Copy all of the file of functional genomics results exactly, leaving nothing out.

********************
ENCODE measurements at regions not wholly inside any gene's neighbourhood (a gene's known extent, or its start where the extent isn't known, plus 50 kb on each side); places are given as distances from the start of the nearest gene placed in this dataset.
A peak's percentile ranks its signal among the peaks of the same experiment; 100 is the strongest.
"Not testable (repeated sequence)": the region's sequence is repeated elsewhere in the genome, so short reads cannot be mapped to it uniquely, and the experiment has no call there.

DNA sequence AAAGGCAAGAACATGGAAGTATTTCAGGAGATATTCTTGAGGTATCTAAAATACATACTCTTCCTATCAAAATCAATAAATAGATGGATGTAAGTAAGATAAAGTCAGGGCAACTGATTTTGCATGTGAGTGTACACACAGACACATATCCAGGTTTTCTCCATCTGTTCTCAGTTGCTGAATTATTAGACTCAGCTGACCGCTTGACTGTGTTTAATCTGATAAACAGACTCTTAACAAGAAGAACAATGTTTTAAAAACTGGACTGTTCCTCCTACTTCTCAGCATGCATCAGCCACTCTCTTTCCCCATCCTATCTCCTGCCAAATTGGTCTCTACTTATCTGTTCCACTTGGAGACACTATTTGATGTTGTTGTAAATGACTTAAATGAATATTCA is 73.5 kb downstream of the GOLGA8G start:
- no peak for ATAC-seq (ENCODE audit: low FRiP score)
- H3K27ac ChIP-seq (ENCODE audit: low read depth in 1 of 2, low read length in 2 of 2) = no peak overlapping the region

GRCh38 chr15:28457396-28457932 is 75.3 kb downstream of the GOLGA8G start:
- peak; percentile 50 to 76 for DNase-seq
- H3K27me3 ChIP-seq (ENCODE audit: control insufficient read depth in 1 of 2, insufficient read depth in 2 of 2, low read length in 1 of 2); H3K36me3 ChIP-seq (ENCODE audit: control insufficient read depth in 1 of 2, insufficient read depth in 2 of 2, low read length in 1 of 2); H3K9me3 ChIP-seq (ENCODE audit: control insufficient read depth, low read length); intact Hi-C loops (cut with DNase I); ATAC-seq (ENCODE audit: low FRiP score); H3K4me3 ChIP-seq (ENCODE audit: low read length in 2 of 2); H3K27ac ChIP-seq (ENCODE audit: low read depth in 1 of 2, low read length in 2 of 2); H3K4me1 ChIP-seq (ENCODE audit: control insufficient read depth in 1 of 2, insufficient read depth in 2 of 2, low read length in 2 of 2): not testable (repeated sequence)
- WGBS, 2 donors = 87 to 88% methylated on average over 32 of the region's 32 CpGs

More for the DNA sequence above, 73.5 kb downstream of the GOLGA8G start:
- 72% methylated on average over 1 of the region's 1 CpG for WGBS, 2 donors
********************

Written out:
ENCODE measurements at regions not wholly inside any gene's neighbourhood (a gene's known extent, or its start where the extent isn't known, plus 50 kb on each side); places are given as distances from the start of the nearest gene placed in this dataset.
A peak's percentile ranks its signal among the peaks of the same experiment; 100 is the strongest.
"Not testable (repeated sequence)": the region's sequence is repeated elsewhere in the genome, so short reads cannot be mapped to it uniquely, and the experiment has no call there.

DNA sequence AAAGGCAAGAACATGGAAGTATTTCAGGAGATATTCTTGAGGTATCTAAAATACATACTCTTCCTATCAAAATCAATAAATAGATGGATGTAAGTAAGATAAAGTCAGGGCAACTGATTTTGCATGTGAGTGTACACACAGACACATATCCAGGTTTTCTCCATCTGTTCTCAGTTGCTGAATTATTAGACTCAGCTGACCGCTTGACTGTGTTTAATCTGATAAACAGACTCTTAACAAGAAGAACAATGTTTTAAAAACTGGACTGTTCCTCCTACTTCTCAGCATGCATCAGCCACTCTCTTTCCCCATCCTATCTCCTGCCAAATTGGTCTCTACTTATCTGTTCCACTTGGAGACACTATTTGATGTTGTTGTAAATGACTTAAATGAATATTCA is 73.5 kb downstream of the GOLGA8G start:
- no peak for ATAC-seq (ENCODE audit: low FRiP score)
- H3K27ac ChIP-seq (ENCODE audit: low read depth in 1 of 2, low read length in 2 of 2) = no peak overlapping the region

GRCh38 chr15:28457396-28457932 is 75.3 kb downstream of the GOLGA8G start:
- peak; percentile 50 to 76 for DNase-seq
- H3K27me3 ChIP-seq (ENCODE audit: control insufficient read depth in 1 of 2, insufficient read depth in 2 of 2, low read length in 1 of 2); H3K36me3 ChIP-seq (ENCODE audit: control insufficient read depth in 1 of 2, insufficient read depth in 2 of 2, low read length in 1 of 2); H3K9me3 ChIP-seq (ENCODE audit: control insufficient read depth, low read length); intact Hi-C loops (cut with DNase I); ATAC-seq (ENCODE audit: low FRiP score); H3K4me3 ChIP-seq (ENCODE audit: low read length in 2 of 2); H3K27ac ChIP-seq (ENCODE audit: low read depth in 1 of 2, low read length in 2 of 2); H3K4me1 ChIP-seq (ENCODE audit: control insufficient read depth in 1 of 2, insufficient read depth in 2 of 2, low read length in 2 of 2): not testable (repeated sequence)
- WGBS, 2 donors = 87 to 88% methylated on average over 32 of the region's 32 CpGs

More for the DNA sequence above, 73.5 kb downstream of the GOLGA8G start:
- 72% methylated on average over 1 of the region's 1 CpG for WGBS, 2 donors